Generate ES6 or TypeScript service integration code from an OpenAPI spec.

Usage no npm install needed!

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  import ojshuaOpenapiClient from 'https://cdn.skypack.dev/@ojshua/openapi-client';


OpenAPI Client

Generate ES6 or Typescript service integration code from an OpenAPI 2.0 spec.

Also supports optional Redux action creator generation.

Tested against JSON services.


In your project

npm install openapi-client --save-dev

Or globally to run CLI from anywhere

npm install openapi-client -g

Type Dependencies

If targeting TypeScript you'll also need to install the isomorphic-fetch typings in your project.

npm install @types/isomorphic-fetch --save-dev

Usage – Generating the API client

openapi-client generates action creators in the outDir of your choosing. The rest of the examples assume that you've set --outDir api-client. You can generate the api-client either using the CLI, or in code.


Usage: openapi [options]


  -h, --help              output usage information
  -V, --version           output the version number
  -s, --src <url|path>    The url or path to the Open API spec file
  -o, --outDir <dir>      The path to the directory where files should be generated
  -l, --language <js|ts>  The language of code to generate
  --redux                 True if wanting to generate redux action creators


const openapi = require('openapi-client')
  src: 'http://petstore.swagger.io/v2/swagger.json',
  outDir: './src/service',
  language: 'ts',
  redux: true
.then(complete, error)

function complete(spec) {
  console.info('Service generation complete')

function error(e) {

Usage – Integrating into your project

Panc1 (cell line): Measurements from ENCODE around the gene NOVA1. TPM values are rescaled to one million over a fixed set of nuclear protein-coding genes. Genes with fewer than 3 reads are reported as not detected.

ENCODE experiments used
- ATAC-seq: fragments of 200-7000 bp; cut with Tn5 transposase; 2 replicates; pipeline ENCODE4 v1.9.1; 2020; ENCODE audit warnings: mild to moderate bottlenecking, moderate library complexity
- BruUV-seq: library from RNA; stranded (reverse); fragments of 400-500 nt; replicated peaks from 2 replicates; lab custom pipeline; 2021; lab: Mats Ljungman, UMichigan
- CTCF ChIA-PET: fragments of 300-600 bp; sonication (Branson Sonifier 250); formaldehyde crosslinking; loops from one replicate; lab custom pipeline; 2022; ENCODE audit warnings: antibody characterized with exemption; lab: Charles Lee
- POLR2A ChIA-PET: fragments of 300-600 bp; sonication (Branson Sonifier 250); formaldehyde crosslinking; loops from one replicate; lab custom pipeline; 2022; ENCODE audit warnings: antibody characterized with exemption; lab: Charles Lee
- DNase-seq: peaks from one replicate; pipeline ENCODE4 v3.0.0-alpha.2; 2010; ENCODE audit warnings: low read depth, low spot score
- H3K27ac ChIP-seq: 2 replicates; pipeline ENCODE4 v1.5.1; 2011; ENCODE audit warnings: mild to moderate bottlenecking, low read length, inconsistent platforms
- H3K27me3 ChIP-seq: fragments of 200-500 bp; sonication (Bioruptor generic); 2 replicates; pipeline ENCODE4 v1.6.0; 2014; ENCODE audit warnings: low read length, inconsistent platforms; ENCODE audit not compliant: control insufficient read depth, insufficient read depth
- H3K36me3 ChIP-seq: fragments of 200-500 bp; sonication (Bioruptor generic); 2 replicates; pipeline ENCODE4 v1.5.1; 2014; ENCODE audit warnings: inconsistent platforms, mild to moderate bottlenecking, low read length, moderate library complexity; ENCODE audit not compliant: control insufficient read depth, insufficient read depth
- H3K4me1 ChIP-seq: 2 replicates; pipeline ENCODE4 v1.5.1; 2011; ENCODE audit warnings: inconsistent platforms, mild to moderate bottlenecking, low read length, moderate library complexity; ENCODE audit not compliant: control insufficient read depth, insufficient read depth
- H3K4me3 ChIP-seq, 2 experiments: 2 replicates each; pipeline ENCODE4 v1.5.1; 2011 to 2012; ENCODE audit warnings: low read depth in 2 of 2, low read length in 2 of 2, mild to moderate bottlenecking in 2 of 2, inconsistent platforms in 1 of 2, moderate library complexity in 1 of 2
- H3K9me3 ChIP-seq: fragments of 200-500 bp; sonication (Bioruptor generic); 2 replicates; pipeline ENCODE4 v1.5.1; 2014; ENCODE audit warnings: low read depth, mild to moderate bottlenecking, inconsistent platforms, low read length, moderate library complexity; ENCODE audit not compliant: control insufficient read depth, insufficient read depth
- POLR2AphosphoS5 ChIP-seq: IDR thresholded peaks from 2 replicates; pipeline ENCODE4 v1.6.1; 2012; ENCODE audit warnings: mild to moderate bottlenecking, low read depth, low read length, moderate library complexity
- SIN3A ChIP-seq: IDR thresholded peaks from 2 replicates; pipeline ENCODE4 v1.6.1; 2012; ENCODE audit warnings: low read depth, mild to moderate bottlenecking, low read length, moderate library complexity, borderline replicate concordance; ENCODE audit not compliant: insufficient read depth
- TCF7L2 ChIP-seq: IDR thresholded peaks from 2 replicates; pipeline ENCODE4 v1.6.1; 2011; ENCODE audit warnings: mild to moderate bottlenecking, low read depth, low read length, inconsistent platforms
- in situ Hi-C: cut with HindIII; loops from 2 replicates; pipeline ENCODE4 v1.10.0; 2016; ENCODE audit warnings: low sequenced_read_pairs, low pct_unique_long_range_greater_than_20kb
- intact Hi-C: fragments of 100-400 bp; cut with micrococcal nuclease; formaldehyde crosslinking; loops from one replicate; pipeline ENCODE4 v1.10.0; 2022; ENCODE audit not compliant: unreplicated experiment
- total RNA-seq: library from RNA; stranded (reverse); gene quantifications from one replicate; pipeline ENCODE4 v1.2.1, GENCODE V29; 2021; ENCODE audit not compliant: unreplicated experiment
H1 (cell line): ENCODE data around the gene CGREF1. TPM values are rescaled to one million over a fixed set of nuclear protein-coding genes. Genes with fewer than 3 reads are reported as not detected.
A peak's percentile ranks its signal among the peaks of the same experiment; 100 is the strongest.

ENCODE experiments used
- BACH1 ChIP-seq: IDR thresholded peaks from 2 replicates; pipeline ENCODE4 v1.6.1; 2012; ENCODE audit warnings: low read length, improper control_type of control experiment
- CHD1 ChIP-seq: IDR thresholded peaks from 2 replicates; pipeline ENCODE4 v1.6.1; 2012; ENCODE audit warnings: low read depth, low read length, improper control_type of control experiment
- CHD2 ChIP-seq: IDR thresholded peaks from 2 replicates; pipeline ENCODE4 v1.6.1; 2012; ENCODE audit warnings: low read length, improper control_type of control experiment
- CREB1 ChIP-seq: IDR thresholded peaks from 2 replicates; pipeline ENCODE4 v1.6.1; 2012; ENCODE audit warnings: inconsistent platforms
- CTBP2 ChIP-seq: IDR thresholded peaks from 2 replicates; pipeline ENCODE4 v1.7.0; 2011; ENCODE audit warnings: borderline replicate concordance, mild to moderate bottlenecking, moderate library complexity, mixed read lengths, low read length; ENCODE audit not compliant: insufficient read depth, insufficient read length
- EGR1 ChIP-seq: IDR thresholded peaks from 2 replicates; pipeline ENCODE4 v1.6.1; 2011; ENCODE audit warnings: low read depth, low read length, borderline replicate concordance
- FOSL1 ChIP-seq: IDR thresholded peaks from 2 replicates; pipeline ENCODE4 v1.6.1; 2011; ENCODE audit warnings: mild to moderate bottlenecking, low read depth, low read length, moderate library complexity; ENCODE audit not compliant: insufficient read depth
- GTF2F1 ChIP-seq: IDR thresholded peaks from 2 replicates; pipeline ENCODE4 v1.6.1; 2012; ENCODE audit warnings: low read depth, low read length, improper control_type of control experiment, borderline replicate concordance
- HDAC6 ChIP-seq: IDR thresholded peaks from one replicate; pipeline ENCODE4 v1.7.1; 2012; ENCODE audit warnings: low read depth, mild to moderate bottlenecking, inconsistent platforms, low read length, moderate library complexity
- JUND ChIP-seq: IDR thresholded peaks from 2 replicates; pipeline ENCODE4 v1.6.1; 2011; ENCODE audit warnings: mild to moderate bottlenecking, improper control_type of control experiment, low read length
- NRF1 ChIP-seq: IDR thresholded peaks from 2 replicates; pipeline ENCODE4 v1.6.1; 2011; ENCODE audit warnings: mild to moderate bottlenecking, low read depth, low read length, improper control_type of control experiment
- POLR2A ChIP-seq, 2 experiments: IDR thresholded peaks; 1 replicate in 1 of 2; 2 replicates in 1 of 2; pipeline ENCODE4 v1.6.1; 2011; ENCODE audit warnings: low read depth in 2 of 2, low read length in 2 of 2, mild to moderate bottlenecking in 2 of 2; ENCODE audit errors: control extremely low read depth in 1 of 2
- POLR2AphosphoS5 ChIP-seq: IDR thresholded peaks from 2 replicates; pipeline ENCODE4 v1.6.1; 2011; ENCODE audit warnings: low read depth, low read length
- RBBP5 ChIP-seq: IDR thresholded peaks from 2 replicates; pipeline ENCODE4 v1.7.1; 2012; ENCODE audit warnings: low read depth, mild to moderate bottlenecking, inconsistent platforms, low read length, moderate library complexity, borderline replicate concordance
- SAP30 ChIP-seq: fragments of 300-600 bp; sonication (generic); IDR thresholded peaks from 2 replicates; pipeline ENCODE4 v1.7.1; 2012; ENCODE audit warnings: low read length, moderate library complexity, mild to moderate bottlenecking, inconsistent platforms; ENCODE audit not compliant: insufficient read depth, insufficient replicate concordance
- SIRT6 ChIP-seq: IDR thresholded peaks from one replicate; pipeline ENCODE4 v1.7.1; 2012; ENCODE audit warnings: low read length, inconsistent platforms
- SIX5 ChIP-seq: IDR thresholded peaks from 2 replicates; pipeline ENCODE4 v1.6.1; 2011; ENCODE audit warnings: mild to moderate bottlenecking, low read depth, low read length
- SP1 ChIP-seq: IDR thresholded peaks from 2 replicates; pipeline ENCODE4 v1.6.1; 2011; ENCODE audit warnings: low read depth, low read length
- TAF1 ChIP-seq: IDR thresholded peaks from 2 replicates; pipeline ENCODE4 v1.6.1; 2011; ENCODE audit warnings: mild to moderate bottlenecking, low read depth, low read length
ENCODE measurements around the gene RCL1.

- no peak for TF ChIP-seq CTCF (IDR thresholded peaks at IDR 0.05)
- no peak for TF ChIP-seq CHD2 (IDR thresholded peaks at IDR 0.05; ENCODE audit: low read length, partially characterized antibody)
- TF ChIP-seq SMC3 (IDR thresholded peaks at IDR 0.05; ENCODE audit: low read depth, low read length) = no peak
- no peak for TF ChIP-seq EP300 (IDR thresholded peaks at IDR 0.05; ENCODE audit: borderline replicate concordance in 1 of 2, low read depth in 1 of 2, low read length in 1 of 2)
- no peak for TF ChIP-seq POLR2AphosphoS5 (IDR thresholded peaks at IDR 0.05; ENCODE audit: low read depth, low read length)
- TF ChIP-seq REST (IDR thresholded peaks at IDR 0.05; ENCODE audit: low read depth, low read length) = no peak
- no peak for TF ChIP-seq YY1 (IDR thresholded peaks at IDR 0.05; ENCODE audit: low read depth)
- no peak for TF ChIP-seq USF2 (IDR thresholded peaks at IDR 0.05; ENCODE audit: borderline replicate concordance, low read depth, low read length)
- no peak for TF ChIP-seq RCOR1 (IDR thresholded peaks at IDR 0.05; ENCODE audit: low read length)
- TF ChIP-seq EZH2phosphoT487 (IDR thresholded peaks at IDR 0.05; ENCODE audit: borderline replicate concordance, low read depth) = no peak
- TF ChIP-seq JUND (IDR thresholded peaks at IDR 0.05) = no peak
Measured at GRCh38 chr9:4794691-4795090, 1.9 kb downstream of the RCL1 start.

If you don't need authorization, or to override anything provided by your OpenAPI spec, you can use the actions generated by openapi-client directly. However, most of the time you'll need to perform some authorization to use your API. If that's the case, you can initialize the client, probably in the index.js of your client-side app:

import serviceGateway from './path/to/service/gateway';

  url: 'https://service.com/api', // set your service url explicitly. Defaults to the one generated from your OpenAPI spec
  getAuthorization // Add a `getAuthorization` handler for when a request requires auth credentials

// The param 'security' represents the security definition in your OpenAPI spec a request is requiring
// For bearer type it has two properties:
// 1. id - the name of the security definition from your OpenAPI spec
// 2. scopes - the token scope(s) required
// Should return a promise
function getAuthorization(security) {
  switch (security.id) {
    case 'account': return getAccountToken(security);
    // case 'api_key': return getApiKey(security); // Or any other securityDefinitions from your OpenAPI spec
    default: throw new Error(`Unknown security type '${security.id}'`)

function getAccountToken(security) {
  const token = findAccountToken(security); // A utility function elsewhere in your application that returns a string containing your token – possibly from Redux or localStorage
  if (token) return Promise.resolve({ token: token.value });
  else throw new Error(`Token ${type} ${security.scopes} not available`);

Initialization Options

The full set of gateway initialization options.

export interface ServiceOptions {
   * The service url.
   * If not specified then defaults to the one defined in the Open API
   * spec used to generate the service api.
  url?: string${ST}
   * Fetch options object to apply to each request e.g 
   *     { mode: 'cors', credentials: true }
   * If a headers object is defined it will be merged with any defined in
   * a specific request, the latter taking precedence with name collisions.
  fetchOptions?: any${ST}
   * Function which should resolve rights for a request (e.g auth token) given
   * the OpenAPI defined security requirements of the operation to be executed.
  getAuthorization?: (security: OperationSecurity, 
                      securityDefinitions: any,